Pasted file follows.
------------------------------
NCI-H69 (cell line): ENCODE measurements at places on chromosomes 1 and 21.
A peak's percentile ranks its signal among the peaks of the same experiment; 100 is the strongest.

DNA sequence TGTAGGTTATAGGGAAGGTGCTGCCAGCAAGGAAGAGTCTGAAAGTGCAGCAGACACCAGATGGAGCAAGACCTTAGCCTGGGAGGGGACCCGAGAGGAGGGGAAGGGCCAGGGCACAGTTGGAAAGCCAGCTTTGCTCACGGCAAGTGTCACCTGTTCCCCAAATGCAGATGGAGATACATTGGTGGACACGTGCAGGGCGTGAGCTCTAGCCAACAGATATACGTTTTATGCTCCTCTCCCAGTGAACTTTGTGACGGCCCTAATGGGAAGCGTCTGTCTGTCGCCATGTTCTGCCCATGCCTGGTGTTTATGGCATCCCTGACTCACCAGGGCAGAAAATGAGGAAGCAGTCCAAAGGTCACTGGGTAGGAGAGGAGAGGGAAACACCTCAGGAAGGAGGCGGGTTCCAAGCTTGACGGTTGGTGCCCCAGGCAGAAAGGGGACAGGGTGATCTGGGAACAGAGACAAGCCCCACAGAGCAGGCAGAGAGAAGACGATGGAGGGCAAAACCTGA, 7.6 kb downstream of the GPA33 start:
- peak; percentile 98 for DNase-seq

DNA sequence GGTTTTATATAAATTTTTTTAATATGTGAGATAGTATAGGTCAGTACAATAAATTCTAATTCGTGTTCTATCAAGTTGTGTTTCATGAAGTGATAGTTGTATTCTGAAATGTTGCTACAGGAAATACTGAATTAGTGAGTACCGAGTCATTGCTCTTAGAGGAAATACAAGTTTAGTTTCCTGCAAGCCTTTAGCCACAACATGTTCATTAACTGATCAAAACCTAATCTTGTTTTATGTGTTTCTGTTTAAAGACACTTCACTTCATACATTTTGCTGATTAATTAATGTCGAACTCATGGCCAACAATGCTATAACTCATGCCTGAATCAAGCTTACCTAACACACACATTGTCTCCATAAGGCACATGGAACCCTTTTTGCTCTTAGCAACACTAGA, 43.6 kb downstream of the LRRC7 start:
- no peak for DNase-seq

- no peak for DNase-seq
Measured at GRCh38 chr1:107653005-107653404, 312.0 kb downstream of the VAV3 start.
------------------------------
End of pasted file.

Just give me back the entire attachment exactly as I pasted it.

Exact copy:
NCI-H69 (cell line): ENCODE measurements at places on chromosomes 1 and 21.
A peak's percentile ranks its signal among the peaks of the same experiment; 100 is the strongest.

DNA sequence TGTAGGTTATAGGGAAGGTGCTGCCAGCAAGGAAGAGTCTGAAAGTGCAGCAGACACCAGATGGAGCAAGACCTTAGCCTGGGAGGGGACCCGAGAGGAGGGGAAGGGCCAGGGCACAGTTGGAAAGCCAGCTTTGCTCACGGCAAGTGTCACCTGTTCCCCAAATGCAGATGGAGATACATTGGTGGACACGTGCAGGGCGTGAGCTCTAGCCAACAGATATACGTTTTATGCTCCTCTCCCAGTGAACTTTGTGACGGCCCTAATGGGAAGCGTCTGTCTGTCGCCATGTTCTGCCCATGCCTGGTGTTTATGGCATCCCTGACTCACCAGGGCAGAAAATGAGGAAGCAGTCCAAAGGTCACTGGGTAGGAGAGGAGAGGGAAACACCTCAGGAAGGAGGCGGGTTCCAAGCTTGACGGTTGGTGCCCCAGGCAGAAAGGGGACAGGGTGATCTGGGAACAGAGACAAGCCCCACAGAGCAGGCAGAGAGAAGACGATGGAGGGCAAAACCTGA, 7.6 kb downstream of the GPA33 start:
- peak; percentile 98 for DNase-seq

DNA sequence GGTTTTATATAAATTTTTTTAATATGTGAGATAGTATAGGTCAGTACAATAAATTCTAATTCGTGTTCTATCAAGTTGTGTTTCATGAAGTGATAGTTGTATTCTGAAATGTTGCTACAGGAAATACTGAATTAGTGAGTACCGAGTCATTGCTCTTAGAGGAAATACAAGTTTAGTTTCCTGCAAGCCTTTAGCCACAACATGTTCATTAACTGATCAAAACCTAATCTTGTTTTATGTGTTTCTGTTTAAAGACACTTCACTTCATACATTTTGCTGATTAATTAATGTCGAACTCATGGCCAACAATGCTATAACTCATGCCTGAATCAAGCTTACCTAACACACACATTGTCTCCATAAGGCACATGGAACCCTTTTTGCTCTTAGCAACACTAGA, 43.6 kb downstream of the LRRC7 start:
- no peak for DNase-seq

- no peak for DNase-seq
Measured at GRCh38 chr1:107653005-107653404, 312.0 kb downstream of the VAV3 start.